Thus far, Whitner is third on the team (behind Hawk and Anthony Schlegel) in tackles with 47 (35 solo).
I expect Pitcock and Whitner to be the defensive captains next season. If cornerback Ashton Youboty decides to come back, he will also be in the mix.
TROY SMITH: PROS AND CONS
Junior quarterback Troy Smith is arguably OSU's best quarterback since Joe Germaine. No, it's not easy to put Smith ahead of Craig Krenzel at this point, but I am ready to take that leap. Krenzel led OSU to a national championship and is currently in his second year in the NFL, but the opinion here is that Smith is already better than Krenzel.
What makes Smith good? It all starts with his rocket for a right arm. He throws the ball effortlessly and can fire darts all over the field.
I also like Smith's charismatic nature. He has moxie and he's a natural leader. He's also built like a fullback or linebacker – allowing him to continue using his hard-nosed running style. (Smith and Penn State's Michael Robinson are two of the few quarterbacks you will see that are willing to lower their head and run like a fullback.) Smith is shifty, he can make people miss, but he's a "power running QB" if I've ever seen one.
OK, so what are Smith's weak points? Well, he still needs to work on his touch at times. Occasionlly, his arm strength gets in his way. He needs to learn when to take a little bit off his fastball. But to say that Smith never throws the ball with touch is a reach. A few fades to Santonio Holmes come to mind.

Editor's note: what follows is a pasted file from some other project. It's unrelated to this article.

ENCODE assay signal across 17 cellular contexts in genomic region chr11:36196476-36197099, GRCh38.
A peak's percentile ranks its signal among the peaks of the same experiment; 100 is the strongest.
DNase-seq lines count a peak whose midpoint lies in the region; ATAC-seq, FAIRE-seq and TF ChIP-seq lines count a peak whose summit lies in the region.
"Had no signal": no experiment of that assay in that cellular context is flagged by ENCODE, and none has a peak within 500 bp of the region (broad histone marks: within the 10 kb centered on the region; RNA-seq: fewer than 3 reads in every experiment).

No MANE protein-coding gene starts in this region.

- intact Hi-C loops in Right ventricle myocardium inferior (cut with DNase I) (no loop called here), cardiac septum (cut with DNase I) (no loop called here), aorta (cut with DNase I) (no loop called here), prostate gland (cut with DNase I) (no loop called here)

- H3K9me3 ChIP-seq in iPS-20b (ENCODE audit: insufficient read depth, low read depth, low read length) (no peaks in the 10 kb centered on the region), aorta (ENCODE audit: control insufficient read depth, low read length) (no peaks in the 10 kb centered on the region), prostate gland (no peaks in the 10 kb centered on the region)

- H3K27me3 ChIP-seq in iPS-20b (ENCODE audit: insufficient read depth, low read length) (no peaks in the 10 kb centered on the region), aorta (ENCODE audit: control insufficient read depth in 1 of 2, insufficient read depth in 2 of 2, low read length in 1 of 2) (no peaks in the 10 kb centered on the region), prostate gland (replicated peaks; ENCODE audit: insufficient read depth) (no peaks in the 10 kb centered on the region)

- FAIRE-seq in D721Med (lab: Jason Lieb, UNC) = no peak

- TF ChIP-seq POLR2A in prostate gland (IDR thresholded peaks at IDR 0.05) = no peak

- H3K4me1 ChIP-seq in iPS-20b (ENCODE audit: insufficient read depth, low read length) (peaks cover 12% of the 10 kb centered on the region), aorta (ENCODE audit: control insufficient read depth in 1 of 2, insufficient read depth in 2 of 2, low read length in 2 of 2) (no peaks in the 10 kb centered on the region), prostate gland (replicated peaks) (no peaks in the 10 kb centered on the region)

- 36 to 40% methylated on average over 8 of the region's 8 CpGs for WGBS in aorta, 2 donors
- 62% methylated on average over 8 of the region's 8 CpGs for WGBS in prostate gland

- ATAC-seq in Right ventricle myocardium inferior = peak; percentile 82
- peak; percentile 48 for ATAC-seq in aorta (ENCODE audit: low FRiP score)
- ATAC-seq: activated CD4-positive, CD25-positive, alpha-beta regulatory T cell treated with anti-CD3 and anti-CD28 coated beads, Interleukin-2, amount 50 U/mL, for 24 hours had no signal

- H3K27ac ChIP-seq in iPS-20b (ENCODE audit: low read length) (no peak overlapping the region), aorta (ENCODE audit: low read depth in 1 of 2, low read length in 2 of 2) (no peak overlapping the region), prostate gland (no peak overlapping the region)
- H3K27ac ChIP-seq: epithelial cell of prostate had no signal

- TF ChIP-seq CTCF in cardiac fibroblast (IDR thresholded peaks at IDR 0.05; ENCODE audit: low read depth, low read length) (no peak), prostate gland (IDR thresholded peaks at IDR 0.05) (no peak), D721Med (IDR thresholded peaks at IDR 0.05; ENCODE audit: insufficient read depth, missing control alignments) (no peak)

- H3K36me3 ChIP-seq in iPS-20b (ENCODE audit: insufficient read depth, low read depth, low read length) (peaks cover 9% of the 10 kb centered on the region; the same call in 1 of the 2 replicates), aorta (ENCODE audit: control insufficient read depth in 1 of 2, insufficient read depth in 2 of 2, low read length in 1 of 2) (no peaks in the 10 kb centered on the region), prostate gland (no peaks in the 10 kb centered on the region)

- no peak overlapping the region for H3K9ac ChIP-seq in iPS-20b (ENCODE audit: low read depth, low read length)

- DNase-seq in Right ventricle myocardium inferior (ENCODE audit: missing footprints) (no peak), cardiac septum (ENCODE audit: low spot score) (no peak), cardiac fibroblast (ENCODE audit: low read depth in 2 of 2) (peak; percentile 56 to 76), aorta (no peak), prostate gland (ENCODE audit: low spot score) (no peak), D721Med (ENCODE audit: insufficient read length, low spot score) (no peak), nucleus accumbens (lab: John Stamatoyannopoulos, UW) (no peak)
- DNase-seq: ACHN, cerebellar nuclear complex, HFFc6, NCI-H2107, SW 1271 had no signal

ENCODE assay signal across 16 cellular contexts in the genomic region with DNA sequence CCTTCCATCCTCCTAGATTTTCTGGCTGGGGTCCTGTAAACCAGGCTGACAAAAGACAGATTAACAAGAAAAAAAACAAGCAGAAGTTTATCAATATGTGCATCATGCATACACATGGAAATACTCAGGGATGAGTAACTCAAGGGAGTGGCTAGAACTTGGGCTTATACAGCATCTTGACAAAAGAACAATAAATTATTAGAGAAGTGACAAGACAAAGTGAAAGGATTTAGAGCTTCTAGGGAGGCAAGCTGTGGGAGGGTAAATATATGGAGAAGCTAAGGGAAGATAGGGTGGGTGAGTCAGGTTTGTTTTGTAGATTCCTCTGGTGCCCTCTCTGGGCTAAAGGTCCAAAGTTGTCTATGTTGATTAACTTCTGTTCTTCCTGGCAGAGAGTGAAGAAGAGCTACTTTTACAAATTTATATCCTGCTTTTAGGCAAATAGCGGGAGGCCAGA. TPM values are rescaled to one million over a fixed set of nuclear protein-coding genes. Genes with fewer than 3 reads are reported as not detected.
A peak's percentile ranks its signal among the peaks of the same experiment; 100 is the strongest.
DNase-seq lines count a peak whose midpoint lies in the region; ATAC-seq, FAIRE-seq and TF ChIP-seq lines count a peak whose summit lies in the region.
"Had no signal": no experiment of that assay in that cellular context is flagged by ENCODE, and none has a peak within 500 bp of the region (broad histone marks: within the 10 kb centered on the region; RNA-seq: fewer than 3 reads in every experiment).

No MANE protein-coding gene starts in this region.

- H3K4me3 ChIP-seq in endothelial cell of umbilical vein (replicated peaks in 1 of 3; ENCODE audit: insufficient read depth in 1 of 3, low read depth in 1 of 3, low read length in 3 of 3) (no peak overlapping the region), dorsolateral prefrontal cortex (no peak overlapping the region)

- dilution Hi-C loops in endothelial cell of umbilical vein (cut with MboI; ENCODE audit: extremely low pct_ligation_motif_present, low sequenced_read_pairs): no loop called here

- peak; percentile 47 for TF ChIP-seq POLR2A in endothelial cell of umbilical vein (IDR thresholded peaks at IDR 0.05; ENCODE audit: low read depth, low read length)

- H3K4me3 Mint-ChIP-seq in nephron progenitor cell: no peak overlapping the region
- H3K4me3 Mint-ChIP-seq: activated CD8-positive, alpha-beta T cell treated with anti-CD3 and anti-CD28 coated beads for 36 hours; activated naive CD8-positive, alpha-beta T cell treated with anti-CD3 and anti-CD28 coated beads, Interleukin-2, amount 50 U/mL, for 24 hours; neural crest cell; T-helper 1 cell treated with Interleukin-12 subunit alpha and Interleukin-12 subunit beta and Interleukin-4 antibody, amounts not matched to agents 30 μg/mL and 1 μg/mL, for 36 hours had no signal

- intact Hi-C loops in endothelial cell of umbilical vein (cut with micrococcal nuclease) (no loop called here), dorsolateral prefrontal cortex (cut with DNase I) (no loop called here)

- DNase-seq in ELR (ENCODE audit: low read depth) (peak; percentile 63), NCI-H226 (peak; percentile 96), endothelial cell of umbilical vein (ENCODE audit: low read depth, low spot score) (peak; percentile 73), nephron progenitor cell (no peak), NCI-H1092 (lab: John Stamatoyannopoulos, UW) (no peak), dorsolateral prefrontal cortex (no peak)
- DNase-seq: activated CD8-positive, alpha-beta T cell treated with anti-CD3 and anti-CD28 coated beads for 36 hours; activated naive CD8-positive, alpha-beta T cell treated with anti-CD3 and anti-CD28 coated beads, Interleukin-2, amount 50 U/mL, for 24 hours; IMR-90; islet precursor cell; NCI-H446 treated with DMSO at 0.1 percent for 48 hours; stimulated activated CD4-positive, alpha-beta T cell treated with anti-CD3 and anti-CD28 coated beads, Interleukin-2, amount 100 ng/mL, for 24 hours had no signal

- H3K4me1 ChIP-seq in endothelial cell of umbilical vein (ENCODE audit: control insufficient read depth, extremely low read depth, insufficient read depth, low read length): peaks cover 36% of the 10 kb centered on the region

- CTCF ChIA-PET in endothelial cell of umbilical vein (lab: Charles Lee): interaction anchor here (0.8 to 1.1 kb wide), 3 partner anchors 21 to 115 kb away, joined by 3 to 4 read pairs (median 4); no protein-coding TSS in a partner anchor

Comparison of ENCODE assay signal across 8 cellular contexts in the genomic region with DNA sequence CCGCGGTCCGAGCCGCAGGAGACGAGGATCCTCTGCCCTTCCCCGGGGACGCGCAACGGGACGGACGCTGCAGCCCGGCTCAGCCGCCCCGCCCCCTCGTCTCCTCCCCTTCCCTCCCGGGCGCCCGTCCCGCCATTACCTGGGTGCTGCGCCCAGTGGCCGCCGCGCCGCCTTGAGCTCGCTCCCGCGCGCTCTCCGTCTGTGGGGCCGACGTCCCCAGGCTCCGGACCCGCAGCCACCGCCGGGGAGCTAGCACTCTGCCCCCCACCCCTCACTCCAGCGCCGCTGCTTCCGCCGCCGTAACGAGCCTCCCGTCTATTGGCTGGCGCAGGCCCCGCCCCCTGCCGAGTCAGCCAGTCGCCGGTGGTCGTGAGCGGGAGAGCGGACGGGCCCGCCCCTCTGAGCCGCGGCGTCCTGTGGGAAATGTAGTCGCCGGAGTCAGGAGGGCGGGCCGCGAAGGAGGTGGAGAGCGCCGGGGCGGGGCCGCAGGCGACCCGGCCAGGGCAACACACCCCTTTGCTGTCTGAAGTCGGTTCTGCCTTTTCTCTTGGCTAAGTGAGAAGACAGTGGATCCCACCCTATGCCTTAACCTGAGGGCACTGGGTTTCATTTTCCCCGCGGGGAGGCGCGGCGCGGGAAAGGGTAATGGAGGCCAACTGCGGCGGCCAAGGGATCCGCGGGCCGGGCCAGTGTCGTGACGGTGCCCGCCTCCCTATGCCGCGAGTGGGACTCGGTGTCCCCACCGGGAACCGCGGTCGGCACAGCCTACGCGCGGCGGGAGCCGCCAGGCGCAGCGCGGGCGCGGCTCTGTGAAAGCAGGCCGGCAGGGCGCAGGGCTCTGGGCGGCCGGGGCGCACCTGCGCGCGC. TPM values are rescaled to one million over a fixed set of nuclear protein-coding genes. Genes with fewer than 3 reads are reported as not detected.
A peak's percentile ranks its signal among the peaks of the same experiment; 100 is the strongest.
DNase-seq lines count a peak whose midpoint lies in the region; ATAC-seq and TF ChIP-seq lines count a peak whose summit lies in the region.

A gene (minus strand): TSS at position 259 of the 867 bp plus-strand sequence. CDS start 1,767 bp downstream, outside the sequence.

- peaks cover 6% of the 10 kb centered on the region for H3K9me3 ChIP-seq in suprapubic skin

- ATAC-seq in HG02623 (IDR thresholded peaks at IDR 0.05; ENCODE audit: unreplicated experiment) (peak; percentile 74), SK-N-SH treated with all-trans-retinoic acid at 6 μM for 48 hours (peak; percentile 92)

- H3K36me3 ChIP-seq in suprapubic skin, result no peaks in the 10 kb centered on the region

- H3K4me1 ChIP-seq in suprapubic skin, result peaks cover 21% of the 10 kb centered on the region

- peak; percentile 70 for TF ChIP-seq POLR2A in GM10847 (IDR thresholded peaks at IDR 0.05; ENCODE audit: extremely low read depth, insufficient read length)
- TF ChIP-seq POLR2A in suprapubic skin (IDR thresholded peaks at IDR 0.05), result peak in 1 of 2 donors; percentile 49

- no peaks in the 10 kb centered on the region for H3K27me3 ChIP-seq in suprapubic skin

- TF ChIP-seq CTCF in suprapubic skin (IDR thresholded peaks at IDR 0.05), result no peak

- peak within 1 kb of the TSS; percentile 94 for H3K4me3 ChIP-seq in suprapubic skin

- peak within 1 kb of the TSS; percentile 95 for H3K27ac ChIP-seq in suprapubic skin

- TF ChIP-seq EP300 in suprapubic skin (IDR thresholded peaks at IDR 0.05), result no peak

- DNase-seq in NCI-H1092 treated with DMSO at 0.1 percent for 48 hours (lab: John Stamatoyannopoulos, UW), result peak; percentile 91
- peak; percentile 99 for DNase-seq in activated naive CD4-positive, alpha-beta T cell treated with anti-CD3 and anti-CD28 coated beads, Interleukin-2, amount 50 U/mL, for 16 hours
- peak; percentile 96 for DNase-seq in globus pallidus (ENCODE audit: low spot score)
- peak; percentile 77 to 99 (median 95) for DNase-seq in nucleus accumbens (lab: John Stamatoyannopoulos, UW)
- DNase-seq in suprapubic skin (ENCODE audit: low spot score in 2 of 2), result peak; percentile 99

Without question, Smith still has a ways to go in terms of reading defenses and going through his progressions. Too often, it appears as though he decides who he is going to throw the ball to before the snap. He is getting better in this area, but it is still a weakness. But overall, there is a lot to like about him.
Smith is currently 12th in the country and second in the Big Ten in passing efficiency (155.9). If someone told you before the season that Smith was the 12th-best QB in the country, you would have laughed. Now wipe that smile off your face and get on board. Smith is the real deal and he's getting better each week.
ALL OUT OF COOL-AID
Is anything more played out in the sports world than the term "drinking the cool-aid?" For example: "The media keeps drinking the Peyton Manning cool-aid, but he's not that good." Or, "You must be drinking the Jim Tressel cool-aid if you think he's a good offensive coordinator."
I guess "drinking the Sunny Delight" doesn't have the same ring to it.
OK, maybe the only thing that is more played out is the Coors Light "Twins" song that ESPN has adopted. You know, "I love football on TV….and TWINS!"
It was funny two years ago on the commercial. Who doesn't like burritos at 3 a.m.? But do we really need to hear the new rendition every week on Sportscenter? Really, really bad lyrics, followed by, "I love week nine! ... and TWINS!"
The Ohio State men's basketball team will open up its season with an exhibition tilt against Findlay on Sunday.
The Buckeyes are drawing some national respect. CBS Sportsline picked OSU to win the Big Ten and selected OSU senior center Terence Dials as the conference's preseason player of the year.
What are reasonable expectations for the Buckeyes this year? I think at least 20 wins, a top 2-3 finish in the Big Ten and a Sweet 16 run in the NCAA Tournament.
The Buckeyes only have 10 scholarship players, but at least nine of them are quality players who will see a lot of floor time (freshman forward Brayden Bell is the lone player who might not receive a great deal of playing time).
Ohio State is a veteran team. It has four seniors, three of which are fifth-year seniors (Dials, Matt Sylvester and J.J. Sullinger). And if Thad Matta isn't the best young coach in the country, he's darn close. Expect big things from the Buckeyes this year and have fun paying attention to the NCAA Tournament for the first time since 2002.